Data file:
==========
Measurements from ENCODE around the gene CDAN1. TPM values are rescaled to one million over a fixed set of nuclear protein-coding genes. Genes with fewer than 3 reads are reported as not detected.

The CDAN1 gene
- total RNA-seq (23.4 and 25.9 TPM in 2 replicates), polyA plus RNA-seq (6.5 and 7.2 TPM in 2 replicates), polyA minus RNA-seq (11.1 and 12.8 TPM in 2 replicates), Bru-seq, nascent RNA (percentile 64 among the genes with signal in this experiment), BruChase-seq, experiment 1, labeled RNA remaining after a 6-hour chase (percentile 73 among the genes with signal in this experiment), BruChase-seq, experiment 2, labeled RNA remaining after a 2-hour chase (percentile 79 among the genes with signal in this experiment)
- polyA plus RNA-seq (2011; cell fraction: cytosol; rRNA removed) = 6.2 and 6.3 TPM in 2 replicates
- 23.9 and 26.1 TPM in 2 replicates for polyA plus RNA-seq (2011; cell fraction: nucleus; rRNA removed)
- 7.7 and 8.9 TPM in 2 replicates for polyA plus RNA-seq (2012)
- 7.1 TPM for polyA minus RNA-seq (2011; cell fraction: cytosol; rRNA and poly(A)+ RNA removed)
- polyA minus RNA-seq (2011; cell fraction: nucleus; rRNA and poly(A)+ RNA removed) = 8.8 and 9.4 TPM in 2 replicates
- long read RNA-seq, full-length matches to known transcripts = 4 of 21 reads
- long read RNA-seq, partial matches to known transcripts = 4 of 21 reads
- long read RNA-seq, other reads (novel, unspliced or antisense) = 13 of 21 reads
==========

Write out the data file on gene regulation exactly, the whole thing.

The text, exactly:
Measurements from ENCODE around the gene CDAN1. TPM values are rescaled to one million over a fixed set of nuclear protein-coding genes. Genes with fewer than 3 reads are reported as not detected.

The CDAN1 gene
- total RNA-seq (23.4 and 25.9 TPM in 2 replicates), polyA plus RNA-seq (6.5 and 7.2 TPM in 2 replicates), polyA minus RNA-seq (11.1 and 12.8 TPM in 2 replicates), Bru-seq, nascent RNA (percentile 64 among the genes with signal in this experiment), BruChase-seq, experiment 1, labeled RNA remaining after a 6-hour chase (percentile 73 among the genes with signal in this experiment), BruChase-seq, experiment 2, labeled RNA remaining after a 2-hour chase (percentile 79 among the genes with signal in this experiment)
- polyA plus RNA-seq (2011; cell fraction: cytosol; rRNA removed) = 6.2 and 6.3 TPM in 2 replicates
- 23.9 and 26.1 TPM in 2 replicates for polyA plus RNA-seq (2011; cell fraction: nucleus; rRNA removed)
- 7.7 and 8.9 TPM in 2 replicates for polyA plus RNA-seq (2012)
- 7.1 TPM for polyA minus RNA-seq (2011; cell fraction: cytosol; rRNA and poly(A)+ RNA removed)
- polyA minus RNA-seq (2011; cell fraction: nucleus; rRNA and poly(A)+ RNA removed) = 8.8 and 9.4 TPM in 2 replicates
- long read RNA-seq, full-length matches to known transcripts = 4 of 21 reads
- long read RNA-seq, partial matches to known transcripts = 4 of 21 reads
- long read RNA-seq, other reads (novel, unspliced or antisense) = 13 of 21 reads